Involuntary outpatient commitment is a highly controversial issue in mental health law. Strong supporters of outpatient commitment see it as a form of access to community-based mental health care and a less restrictive alternative to hospitalization for people with severe mental illness; vocal opponents see it as an instrument of social control and an unwarranted deprivation of individual liberty. Kahan and colleagues apply the theory of "cultural cognition" in an empirical study of how cultural worldviews influence support for outpatient commitment laws among the general public and shape perceptions of evidence for these laws' effectiveness. This article critiques Kahan et al. and offers an alternative perspective on the controversy, emphasizing particular social facts underlying stakeholders' positions on outpatient commitment laws.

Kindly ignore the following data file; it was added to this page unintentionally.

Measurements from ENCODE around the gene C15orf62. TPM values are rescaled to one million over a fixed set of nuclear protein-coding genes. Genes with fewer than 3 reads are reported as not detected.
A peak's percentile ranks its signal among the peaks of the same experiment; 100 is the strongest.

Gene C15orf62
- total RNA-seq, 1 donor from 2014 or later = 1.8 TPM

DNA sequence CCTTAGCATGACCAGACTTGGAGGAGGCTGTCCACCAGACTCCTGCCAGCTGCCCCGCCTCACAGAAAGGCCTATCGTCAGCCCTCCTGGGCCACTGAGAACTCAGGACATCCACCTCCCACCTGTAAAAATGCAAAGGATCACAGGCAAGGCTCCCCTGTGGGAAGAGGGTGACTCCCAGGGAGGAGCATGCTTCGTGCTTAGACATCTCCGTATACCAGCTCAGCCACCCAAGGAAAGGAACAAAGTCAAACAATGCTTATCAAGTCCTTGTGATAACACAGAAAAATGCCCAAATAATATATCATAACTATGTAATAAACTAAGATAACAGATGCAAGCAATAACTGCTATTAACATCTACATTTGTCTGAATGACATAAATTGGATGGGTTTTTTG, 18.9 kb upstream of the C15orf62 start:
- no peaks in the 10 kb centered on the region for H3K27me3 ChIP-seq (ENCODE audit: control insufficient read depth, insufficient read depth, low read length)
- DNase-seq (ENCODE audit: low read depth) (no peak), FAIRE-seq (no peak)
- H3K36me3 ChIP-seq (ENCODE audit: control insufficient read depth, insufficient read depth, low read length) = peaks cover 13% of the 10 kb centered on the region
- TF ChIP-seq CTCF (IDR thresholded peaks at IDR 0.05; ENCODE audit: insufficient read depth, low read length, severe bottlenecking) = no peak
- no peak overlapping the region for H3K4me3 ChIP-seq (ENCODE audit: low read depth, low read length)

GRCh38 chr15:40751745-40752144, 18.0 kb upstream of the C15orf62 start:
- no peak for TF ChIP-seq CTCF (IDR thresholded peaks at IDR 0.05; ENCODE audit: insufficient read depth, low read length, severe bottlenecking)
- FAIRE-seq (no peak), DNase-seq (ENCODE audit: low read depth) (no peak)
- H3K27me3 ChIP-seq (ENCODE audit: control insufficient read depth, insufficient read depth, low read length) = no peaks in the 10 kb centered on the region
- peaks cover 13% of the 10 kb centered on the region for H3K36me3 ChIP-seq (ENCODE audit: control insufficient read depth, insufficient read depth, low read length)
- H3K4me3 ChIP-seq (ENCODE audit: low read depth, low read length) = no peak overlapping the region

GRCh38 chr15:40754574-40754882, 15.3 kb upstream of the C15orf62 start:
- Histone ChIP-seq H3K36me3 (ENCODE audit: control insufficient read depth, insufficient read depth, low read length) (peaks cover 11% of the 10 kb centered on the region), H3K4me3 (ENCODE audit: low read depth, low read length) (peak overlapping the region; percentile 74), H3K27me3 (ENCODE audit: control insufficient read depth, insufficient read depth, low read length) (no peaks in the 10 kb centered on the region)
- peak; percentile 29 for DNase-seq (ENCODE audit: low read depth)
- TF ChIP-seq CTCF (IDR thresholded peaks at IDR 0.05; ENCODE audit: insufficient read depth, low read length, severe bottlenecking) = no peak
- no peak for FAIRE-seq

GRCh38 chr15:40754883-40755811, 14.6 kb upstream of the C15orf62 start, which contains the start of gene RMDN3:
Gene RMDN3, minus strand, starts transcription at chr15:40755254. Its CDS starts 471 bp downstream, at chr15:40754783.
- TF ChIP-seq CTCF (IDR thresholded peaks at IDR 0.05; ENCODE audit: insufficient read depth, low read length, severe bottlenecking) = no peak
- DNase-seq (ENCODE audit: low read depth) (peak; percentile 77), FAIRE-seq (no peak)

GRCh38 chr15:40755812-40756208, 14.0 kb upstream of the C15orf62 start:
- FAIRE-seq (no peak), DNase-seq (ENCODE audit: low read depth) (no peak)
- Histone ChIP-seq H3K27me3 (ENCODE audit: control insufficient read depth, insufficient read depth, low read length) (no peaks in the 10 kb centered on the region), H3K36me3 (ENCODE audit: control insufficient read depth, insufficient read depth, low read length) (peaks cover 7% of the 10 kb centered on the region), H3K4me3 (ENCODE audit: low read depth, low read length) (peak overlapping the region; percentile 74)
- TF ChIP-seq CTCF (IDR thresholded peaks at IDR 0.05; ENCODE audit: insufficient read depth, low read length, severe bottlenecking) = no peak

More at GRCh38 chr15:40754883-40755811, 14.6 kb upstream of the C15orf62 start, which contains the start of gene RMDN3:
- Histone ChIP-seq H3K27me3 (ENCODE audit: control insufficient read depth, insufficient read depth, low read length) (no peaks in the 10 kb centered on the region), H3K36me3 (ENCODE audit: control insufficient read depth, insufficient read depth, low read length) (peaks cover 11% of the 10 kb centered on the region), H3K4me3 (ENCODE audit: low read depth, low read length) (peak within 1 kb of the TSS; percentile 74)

Adult • Ambulatory Care • Coercion* • Commitment of Mentally Ill • Community Mental Health Services • Culture* • Female • Homicide • Humans • Insanity Defense* • Male • Mental Disorders • Outcome and Process Assessment (Health Care) • Patient Compliance • Politics • Public Opinion • Public Policy* • United States • legislation & jurisprudence* • psychology • rehabilitation • statistics & numerical data